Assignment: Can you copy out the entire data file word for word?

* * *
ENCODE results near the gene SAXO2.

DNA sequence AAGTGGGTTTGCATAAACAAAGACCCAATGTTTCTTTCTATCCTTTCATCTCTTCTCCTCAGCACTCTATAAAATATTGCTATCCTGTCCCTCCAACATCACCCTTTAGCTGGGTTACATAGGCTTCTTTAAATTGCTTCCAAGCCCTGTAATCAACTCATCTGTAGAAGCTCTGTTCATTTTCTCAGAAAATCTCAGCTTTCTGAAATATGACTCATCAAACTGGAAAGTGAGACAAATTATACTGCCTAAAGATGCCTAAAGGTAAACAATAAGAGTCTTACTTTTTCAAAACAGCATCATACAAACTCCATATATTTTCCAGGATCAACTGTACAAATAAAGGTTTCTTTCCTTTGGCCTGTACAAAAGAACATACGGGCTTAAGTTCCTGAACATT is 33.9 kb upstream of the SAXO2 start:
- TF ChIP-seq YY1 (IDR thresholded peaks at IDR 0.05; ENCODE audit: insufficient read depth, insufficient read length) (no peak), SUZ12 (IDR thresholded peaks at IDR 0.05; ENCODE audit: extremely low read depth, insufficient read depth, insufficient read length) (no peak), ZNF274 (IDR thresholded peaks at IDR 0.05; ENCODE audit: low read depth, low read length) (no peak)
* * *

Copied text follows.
ENCODE results near the gene SAXO2.

DNA sequence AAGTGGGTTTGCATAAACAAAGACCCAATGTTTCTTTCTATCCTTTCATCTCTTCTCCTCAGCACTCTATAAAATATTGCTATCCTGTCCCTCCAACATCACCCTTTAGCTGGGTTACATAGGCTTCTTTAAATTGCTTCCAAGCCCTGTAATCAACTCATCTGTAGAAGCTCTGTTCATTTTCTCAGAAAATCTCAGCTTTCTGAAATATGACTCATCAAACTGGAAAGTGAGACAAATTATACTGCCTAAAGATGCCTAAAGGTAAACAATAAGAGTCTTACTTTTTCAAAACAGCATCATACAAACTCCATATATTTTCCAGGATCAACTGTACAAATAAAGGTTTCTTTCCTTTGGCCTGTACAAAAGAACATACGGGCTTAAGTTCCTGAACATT is 33.9 kb upstream of the SAXO2 start:
- TF ChIP-seq YY1 (IDR thresholded peaks at IDR 0.05; ENCODE audit: insufficient read depth, insufficient read length) (no peak), SUZ12 (IDR thresholded peaks at IDR 0.05; ENCODE audit: extremely low read depth, insufficient read depth, insufficient read length) (no peak), ZNF274 (IDR thresholded peaks at IDR 0.05; ENCODE audit: low read depth, low read length) (no peak)